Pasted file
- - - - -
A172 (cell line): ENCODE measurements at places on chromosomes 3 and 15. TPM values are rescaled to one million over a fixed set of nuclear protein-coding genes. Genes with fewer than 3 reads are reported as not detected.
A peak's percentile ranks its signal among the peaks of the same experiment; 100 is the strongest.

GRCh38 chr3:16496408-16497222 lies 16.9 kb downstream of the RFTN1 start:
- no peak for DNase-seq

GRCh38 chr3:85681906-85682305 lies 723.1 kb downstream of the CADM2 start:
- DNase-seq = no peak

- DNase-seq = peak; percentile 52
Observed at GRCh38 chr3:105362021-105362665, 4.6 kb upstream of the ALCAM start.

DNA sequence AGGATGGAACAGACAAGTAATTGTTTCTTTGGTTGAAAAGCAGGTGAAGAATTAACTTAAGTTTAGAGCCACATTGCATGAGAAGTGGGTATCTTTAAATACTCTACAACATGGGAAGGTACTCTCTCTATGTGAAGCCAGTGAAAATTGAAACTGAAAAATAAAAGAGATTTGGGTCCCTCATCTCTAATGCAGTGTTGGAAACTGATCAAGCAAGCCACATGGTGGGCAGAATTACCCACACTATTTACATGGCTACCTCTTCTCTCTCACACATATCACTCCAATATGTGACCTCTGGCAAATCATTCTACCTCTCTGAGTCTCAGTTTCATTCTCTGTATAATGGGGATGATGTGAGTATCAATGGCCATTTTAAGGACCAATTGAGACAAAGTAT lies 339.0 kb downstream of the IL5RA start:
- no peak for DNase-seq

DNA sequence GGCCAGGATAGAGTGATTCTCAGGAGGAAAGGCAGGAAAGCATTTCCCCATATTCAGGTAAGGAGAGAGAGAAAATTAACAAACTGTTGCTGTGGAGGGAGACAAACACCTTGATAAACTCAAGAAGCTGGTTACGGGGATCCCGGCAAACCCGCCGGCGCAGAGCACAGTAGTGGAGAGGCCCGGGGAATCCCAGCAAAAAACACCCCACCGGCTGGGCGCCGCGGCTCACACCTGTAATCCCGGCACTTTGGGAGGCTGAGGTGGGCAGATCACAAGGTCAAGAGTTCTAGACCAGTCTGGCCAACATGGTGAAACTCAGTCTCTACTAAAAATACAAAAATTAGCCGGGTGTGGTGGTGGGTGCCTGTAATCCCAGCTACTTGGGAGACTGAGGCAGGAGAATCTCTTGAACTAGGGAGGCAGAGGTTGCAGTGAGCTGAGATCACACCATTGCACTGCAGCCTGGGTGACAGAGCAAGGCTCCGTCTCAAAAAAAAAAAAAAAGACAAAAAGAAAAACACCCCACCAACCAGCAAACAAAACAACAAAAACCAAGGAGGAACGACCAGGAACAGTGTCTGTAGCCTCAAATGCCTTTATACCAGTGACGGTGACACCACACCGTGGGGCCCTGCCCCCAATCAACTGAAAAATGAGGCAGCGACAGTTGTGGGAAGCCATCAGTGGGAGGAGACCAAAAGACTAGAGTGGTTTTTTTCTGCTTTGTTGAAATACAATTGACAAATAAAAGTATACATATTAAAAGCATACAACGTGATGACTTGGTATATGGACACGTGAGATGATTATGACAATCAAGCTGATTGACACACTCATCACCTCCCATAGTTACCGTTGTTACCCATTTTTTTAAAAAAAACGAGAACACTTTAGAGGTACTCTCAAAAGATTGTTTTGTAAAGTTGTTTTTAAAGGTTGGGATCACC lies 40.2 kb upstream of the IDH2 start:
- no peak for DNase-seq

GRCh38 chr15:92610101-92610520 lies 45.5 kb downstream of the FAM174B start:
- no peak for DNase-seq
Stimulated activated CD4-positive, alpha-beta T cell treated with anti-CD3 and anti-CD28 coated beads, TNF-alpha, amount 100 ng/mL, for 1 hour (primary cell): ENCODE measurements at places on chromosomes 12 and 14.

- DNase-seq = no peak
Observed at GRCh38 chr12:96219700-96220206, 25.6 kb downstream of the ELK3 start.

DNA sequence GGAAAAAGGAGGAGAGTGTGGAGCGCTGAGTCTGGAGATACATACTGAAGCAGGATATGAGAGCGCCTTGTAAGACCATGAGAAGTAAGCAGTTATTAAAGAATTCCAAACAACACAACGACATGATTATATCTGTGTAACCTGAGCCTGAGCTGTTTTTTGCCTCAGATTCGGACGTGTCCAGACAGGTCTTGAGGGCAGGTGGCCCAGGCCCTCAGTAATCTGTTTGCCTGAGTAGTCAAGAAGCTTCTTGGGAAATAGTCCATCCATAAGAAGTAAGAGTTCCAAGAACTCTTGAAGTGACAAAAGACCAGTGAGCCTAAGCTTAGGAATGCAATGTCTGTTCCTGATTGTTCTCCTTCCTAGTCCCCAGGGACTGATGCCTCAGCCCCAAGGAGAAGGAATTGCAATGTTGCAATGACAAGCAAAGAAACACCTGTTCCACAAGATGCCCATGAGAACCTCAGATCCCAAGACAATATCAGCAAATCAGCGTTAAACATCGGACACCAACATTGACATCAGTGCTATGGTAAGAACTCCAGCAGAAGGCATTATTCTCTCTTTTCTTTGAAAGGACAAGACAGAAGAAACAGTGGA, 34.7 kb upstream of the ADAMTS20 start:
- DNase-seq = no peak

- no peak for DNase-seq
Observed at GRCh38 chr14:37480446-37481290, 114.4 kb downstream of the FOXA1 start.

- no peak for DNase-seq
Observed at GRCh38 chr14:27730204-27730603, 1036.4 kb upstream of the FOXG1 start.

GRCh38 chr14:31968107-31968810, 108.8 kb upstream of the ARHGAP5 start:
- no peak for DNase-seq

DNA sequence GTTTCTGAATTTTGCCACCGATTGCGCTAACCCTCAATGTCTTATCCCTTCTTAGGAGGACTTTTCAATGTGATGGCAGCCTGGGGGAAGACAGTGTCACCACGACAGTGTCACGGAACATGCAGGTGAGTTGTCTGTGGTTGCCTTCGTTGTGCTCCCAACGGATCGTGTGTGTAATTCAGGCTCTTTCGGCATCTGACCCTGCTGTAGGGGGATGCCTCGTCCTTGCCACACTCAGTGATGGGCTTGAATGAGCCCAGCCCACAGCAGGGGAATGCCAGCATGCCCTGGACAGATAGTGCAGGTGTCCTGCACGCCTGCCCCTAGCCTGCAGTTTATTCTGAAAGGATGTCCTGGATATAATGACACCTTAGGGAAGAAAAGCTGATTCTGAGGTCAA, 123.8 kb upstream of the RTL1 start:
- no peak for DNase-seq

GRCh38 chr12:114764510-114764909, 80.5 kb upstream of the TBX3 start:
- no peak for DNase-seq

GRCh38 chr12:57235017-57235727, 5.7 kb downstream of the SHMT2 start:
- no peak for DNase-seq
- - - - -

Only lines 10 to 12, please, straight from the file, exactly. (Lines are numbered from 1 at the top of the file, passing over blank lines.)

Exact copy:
- no peak for DNase-seq

DNA sequence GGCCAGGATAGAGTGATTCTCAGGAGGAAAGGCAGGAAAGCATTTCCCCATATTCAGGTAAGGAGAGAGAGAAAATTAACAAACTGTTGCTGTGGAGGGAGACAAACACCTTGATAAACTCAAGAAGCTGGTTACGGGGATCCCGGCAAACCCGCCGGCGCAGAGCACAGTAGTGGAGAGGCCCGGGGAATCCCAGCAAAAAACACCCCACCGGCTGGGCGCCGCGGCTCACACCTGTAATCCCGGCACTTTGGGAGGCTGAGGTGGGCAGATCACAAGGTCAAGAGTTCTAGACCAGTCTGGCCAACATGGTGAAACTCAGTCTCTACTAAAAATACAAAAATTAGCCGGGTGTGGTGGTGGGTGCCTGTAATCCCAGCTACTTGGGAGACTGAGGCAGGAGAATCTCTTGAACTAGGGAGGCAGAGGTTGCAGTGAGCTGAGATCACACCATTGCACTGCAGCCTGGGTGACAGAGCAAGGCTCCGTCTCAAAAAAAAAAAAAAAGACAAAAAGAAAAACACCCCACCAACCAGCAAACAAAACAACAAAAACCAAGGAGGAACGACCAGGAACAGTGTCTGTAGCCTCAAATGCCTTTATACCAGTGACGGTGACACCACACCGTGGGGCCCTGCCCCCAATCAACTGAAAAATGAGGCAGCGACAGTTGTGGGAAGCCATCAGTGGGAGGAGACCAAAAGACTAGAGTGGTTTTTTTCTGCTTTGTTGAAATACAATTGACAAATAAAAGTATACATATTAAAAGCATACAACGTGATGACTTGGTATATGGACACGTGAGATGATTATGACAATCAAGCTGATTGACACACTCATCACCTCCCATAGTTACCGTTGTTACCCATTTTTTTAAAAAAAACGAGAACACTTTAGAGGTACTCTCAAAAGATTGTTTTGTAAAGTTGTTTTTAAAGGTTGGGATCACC lies 40.2 kb upstream of the IDH2 start:
- no peak for DNase-seq